Mauritania: Helping My Neighbor, Building Resilience
Mohamet Salem adjusts his black headscarf to keep the sandy wind out of his eyes. The father of nine is from Darel Beyda, a village in Brakna, Mauritania—an expansive desert nation in the Sahel region of West Africa.
People here are still feeling the effects of disastrous harvests back in the 2011-2012 growing season, which led to the worst food crisis the Sahel had seen in years. "Some families in the village only used to eat once a day," Mohamet recalls.
Every year here is hard and it doesn't take much to spark a crisis. But Catholic Relief Services is working to break the cycle of poverty and set communities up for long-term self-sufficiency.
The yearlong Brakna Recovery Initiative took a multipronged approach to tackling poverty and hunger.
Funded by the U.S. Office for Foreign Disaster Assistance, the project helped more than 2,500 families—more than 15,500 people—with cash-for-work, agricultural training and, for those most in need, goats.
"The cash that we receive can be used straight away for food, medical bills or for repaying debts," explains Mohamet. "But what stays with us forever are the techniques that we're taught. If you give someone knowledge, they can pass it down to their children and grandchildren. It stays with them."
Among the techniques Mohamet and others learned are water-saving but higher-yielding gardening methods especially suited to dry climates. They also learned how to store grain to prevent spoilage and how to make natural compost to replace chemical fertilizers.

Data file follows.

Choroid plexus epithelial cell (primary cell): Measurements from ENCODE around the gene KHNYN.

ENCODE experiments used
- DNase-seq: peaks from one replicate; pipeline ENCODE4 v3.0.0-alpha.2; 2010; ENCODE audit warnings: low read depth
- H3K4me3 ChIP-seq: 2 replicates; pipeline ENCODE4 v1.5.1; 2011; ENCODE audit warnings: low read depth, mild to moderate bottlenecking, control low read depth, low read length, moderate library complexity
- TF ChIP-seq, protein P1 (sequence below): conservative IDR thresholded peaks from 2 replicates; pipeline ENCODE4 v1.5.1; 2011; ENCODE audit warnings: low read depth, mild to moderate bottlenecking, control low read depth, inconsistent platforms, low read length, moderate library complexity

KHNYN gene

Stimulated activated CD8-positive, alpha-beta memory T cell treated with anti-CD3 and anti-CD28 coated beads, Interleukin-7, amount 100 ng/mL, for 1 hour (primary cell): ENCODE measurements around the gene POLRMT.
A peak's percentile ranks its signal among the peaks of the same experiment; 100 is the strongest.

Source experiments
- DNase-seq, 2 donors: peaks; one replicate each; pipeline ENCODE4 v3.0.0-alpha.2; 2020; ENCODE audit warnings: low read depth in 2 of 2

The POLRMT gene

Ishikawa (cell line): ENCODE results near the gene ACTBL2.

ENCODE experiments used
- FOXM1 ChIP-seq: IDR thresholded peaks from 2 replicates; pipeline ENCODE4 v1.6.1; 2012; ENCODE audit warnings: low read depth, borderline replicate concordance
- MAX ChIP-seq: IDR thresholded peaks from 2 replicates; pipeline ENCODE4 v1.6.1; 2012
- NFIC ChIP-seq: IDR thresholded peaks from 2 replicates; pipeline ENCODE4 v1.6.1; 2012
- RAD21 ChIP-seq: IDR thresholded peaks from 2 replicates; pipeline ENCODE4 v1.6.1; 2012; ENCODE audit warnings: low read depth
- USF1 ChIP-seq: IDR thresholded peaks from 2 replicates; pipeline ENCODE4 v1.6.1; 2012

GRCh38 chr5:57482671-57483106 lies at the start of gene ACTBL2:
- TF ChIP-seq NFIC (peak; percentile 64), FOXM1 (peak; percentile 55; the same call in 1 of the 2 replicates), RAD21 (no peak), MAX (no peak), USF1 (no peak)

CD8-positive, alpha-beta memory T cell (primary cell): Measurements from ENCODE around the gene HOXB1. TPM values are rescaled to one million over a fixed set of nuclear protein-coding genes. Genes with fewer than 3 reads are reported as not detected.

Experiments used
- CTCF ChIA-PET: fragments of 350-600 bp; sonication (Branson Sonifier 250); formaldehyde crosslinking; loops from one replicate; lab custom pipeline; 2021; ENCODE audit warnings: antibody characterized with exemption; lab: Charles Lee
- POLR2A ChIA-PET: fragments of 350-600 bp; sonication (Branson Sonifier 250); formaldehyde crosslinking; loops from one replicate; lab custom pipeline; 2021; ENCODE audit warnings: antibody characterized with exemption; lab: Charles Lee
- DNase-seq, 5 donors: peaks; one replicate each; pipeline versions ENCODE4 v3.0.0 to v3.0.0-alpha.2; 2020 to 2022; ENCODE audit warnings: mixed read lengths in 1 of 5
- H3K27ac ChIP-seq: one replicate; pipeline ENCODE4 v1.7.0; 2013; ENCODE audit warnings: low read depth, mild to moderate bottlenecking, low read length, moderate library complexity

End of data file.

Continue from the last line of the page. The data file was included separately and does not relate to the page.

"We're doing work, earning money—and even other members of the village come and help. Everyone is interested in helping their neighbors," Mohamet says. "When we work together, it brings a sense of solidarity in the community."
Goats bring lasting benefits
That neighborly solidarity extends to another important component of the project—goats. CRS selected 800 extremely vulnerable families to receive vouchers to purchase goats. The animals provide milk for children and manure for gardens.
But the benefits of the goats didn't stop with those 800 families. Rather, a traditional "habanaye" system shared the wealth by partnering each family with another one in need. The second family was promised the second-born healthy baby goat (the first born is kept in case anything happens to the original goat).
The second family then helped the first one to raise, feed and care for the livestock.
The results of the BRI project are promising. After one year, people were better able to meet their urgent household needs. Before the project, families had sufficient food only 3½ days a week, afterward they had enough to eat for more than 5½ days per week. The goal is for families to have enough to eat every day.
Mohamet says he can see the results all around him.
"There are lots of good changes in the village. With the goats, we have something valuable, and the new and improved agricultural techniques we've learned will help the community have enough food in our homes for years to come."